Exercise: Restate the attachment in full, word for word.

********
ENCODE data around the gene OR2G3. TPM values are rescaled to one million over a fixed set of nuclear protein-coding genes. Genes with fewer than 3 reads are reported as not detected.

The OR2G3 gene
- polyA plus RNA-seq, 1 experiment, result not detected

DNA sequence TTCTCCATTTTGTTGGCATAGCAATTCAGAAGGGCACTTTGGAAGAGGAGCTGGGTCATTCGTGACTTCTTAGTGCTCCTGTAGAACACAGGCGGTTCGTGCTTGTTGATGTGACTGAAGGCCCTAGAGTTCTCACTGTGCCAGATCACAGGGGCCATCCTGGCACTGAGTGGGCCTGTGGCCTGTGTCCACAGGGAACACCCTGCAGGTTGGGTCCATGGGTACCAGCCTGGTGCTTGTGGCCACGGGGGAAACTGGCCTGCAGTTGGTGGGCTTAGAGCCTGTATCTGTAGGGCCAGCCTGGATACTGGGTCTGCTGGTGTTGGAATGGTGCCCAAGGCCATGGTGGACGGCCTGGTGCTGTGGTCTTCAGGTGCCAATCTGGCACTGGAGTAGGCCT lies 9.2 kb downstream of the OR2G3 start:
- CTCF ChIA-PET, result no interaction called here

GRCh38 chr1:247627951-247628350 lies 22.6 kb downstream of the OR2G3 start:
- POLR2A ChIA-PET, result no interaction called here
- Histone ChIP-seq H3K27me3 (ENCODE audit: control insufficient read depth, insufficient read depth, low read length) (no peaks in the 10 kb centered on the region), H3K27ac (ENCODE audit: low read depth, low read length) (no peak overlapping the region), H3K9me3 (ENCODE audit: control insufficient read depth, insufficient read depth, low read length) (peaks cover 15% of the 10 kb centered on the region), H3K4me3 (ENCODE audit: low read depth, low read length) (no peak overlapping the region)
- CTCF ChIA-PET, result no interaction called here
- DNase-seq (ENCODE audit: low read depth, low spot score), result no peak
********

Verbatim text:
ENCODE data around the gene OR2G3. TPM values are rescaled to one million over a fixed set of nuclear protein-coding genes. Genes with fewer than 3 reads are reported as not detected.

The OR2G3 gene
- polyA plus RNA-seq, 1 experiment, result not detected

DNA sequence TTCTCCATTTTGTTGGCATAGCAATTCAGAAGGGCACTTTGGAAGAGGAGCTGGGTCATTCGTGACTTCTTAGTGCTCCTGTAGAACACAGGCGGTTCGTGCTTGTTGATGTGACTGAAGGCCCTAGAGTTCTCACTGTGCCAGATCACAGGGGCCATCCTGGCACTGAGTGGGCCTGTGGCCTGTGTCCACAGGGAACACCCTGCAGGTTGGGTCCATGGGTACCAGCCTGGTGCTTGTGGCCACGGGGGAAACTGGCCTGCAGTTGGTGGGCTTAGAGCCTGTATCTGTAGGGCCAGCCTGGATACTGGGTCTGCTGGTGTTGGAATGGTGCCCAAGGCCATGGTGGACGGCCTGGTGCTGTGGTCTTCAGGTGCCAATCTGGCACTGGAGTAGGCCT lies 9.2 kb downstream of the OR2G3 start:
- CTCF ChIA-PET, result no interaction called here

GRCh38 chr1:247627951-247628350 lies 22.6 kb downstream of the OR2G3 start:
- POLR2A ChIA-PET, result no interaction called here
- Histone ChIP-seq H3K27me3 (ENCODE audit: control insufficient read depth, insufficient read depth, low read length) (no peaks in the 10 kb centered on the region), H3K27ac (ENCODE audit: low read depth, low read length) (no peak overlapping the region), H3K9me3 (ENCODE audit: control insufficient read depth, insufficient read depth, low read length) (peaks cover 15% of the 10 kb centered on the region), H3K4me3 (ENCODE audit: low read depth, low read length) (no peak overlapping the region)
- CTCF ChIA-PET, result no interaction called here
- DNase-seq (ENCODE audit: low read depth, low spot score), result no peak